Except that wasn’t the case. Moments after the idea came, we all realized with great discomfort that we did not know what the Oromo word for “art” was. I felt the familiar shame of not having made the effort to speak the language I have heard my entire life set in, and my ability to understand Oromo in conversationswt would be of no use. Other committee members were either native speakers, had learned the language in diaspora, or were recently finding an ear for Afaan Oromo’s hard k’s, multiple a’s, guttural vowels and barely-there d’s. So, in the course of our meeting, one of the members consulted the Oromo-English dictionary.
We found the word in the dictionary. It was ogina. None of us had ever seen or heard that word before.
We were disturbed by our lack of knowledge. Our immediate reaction was to pin this lack back onto ourselves, stating that we were the ignorant youth who did not pay the same level of attention to our culture as we would for the details of would our next outing, or friends’ Facebook statuses. We, as Oromo-identifying children in diaspora, were doomed by our self-importance and fickleness. Our sympathetic friends of other nationalities would surely frown upon our cluelessness.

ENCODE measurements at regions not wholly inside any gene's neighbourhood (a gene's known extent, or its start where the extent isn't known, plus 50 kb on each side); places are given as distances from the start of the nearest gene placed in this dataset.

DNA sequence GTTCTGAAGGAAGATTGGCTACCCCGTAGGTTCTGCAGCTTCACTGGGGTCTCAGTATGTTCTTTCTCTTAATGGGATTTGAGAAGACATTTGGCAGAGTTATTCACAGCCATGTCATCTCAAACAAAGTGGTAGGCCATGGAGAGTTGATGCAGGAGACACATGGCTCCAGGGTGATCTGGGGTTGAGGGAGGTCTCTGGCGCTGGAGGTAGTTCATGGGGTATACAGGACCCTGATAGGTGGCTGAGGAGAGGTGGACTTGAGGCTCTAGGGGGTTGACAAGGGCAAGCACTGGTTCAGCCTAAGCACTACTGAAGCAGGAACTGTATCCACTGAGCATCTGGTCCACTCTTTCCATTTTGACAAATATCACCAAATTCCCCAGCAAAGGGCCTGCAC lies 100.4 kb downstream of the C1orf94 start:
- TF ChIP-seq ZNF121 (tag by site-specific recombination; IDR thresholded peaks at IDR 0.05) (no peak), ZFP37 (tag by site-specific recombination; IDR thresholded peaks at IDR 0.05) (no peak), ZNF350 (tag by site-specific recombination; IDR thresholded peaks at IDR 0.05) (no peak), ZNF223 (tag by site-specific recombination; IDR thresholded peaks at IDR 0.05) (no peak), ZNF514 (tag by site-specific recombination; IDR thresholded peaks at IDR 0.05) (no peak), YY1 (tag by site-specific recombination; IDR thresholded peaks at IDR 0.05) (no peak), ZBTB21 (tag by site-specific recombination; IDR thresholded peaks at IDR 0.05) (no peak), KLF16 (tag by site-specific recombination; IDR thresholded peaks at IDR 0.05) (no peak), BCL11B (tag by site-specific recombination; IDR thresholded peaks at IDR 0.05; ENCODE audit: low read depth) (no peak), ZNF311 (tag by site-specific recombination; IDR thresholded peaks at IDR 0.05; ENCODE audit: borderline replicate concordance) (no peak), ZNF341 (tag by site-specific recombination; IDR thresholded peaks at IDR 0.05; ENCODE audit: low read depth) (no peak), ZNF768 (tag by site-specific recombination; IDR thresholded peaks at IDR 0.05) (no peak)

Nevertheless, the members of the committee were struck by the simple charm of the word ogina. We rolled the word around in our mouths, trying to predict which syllable would receive the blessing or curse of the emphasis. It was just so arresting and African! Without furtherswt hesitation, we declared that this was the new name of our webzine.
However, a few committee members brought our wriggling tongues to rest when they mentioned that we had a new task ahead of us – we had to place this lovely, round word squarely in some context so that we could move forward with our collective project.